All four converged together at the same time.
So it only made sense all four were together again Wednesday morning.
Tom Harker began coaching Twin Lakes’ boys golf team during the 2016-2017 school year, and brought in assistant Bruce Comer to be part of the staff. That year, Jadden Ousley and Ty Ploss matriculated to the school as freshmen.
Ousley and Ploss have one more golf season to cement their prep legacies. But the strides they’ve made since freshman season — and work they’ve put in otherwise — allowed them all to gather during the first day of the fall signing period to celebrate where Ousley and Ploss will head in the future.
Ploss and the coaches were present as Ousley signed a National Letter of Intent to play Division I golf at Purdue-Forth Wayne. Ploss later presented Harker, Comer and Grace College coach Denny Hepler with a can of Coke after he signed to compete for the NAIA school Wednesday afternoon.
“Ty and Jadden are both very interesting characters,” Harker chuckled. “And we had a great growing process, I think. In the time they’ve been here, they’ve grown into great young men.
“They’ve become great team leaders for our team, and they both are very driven and work very hard to accomplish their goals.”
Both noted college golf was a longtime goal. Ploss cited his interest in the sport since his youth. Ousley comes from a golf family — his father, James, played at Indiana University, as did one of his uncles. Another uncle played at Ball State.
“That’s three pretty high-level Division I colleges, so that’s been my goal since sixth or seventh grade, when I really started to pursue it,” Ousley said a day after signing. “And I achieved my goal.”
Ousley was quick to credit nearly every coach he’s had along the way, with Crooked Stick Director of golf and club operations and current Indiana PGA President Tony Pancake at the top of the list.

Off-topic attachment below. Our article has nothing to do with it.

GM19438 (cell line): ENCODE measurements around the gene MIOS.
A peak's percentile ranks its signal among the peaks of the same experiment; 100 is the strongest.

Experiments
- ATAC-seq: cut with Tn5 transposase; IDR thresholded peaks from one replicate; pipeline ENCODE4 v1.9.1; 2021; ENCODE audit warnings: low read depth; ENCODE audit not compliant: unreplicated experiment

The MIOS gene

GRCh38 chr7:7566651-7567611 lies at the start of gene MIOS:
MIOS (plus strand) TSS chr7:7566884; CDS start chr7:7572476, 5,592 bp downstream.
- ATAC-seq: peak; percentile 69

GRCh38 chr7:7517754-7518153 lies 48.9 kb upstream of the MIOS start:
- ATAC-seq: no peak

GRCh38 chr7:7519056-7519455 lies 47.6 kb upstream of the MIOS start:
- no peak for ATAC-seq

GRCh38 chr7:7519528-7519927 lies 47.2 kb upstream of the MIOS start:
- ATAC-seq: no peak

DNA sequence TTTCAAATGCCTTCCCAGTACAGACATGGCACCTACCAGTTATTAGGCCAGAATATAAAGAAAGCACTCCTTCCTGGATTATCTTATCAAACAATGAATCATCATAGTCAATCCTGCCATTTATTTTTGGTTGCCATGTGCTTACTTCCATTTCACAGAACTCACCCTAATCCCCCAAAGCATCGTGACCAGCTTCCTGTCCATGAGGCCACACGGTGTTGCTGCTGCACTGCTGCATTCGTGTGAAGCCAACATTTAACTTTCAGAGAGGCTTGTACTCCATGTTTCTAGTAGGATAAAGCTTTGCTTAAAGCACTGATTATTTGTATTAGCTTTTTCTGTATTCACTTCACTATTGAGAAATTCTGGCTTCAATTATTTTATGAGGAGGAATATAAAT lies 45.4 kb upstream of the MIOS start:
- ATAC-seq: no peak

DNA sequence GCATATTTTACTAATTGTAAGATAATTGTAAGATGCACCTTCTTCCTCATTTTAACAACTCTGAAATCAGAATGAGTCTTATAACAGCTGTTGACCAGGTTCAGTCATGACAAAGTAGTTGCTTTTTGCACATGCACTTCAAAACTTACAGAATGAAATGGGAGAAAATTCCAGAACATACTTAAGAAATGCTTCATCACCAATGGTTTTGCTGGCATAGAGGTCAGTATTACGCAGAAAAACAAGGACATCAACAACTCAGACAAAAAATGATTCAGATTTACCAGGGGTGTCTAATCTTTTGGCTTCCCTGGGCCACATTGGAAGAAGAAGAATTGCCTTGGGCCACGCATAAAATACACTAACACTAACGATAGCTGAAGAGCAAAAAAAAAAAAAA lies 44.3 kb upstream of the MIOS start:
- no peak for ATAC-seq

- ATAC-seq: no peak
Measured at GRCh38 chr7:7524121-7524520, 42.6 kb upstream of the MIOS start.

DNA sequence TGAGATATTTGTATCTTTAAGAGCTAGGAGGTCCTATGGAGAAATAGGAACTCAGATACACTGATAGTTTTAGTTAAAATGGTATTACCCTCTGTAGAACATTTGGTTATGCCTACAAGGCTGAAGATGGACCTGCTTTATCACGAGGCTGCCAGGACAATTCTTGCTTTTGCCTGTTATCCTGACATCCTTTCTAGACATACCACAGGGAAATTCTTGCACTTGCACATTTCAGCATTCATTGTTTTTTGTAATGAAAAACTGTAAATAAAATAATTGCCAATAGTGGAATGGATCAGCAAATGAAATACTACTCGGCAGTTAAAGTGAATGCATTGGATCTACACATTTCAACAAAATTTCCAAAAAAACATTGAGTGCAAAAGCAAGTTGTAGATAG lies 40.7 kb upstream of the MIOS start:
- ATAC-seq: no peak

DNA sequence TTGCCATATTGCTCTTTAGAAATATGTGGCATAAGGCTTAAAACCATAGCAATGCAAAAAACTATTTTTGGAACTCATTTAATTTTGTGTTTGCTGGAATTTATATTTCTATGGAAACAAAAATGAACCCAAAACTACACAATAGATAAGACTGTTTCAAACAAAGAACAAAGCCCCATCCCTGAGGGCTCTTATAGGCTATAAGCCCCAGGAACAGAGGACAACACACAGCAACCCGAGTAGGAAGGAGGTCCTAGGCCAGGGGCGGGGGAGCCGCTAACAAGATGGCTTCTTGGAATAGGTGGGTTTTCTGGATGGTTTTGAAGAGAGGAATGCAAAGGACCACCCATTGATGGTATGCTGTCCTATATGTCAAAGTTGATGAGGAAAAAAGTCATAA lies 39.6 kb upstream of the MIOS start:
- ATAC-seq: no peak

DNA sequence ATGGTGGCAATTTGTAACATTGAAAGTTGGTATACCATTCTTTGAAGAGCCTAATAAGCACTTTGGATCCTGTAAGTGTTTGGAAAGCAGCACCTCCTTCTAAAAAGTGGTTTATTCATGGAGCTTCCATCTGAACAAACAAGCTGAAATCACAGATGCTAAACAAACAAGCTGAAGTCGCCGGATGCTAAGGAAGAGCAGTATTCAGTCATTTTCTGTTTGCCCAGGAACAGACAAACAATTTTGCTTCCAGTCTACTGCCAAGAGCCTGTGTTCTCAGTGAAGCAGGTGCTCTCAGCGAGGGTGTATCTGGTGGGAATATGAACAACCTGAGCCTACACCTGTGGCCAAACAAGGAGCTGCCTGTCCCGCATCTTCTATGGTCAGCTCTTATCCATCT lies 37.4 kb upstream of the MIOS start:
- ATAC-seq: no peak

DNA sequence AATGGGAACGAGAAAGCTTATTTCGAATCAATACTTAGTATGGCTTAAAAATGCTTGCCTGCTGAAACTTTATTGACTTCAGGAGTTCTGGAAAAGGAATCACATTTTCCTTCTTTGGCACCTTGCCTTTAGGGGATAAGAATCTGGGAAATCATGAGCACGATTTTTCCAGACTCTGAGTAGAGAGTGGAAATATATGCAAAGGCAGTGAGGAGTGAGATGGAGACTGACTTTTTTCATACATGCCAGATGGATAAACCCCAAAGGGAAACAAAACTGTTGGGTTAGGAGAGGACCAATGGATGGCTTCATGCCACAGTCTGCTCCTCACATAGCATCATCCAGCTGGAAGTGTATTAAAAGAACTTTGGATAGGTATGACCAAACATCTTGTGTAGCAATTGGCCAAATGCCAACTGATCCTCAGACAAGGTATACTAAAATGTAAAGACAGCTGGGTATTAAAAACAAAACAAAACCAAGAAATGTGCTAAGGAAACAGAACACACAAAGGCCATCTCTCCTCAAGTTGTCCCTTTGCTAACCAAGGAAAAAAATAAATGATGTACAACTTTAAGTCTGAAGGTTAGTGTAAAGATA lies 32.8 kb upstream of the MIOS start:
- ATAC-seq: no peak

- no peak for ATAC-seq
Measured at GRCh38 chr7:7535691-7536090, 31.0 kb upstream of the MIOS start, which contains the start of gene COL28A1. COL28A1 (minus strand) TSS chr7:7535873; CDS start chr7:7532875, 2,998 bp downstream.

“I’ve learned a lot on the mental side from him, and tried to pass it along to the rest of the guys,” Ousley said. “One of the things I’ve been able to work best (at) with the guys is expectations and mindset. Without a good mindset, you can’t be very successful in, really, anything you do. I learned a lot about that from Tony.”
Purdue Fort Wayne concluded its fall season recently, with a seventh-place finish at the Crusader Collegiate as its best showing. During the 2019 spring season, head coach Billy King’s Mastodons placed second at the Butler Invitational, were fourth twice and finished seventh at the Summit League Championships. He selected the Mastodons over IUPUI.
“Jadden is a perfect fit to our Mastodon golf family,” King said in a news release. “A hard-working, successful student-athlete that has a great future ahead. We are blessed to welcome him to our family.”
Ousley helped the Indians win the Logansport Sectional championship as a freshman, and feat they’ve tried to repeat since then. He placed first at that sectional with a 73, and repeated as individual champion with a 70 as a junior. At the regional level, he has carded rounds of 84, 79 and 83.
“The first day I met Jadden, he had a very specific mindset of being the best,” Harker said. “When he came onto our team, we had another pretty good player in Justin Crabbe, who was coming off a state basketball final. Jadden’s goal was to try and beat (Crabbe) on a daily basis, and of course that made (Ousley) better.”
“Once Justin left, Jadden’s goals became to beat certain other players around the state. He has always pushed himself to be the best he can be.”
Comer and Harker both praised Ousley’s personal growth and taking on of a leadership role as the seasons have gone on.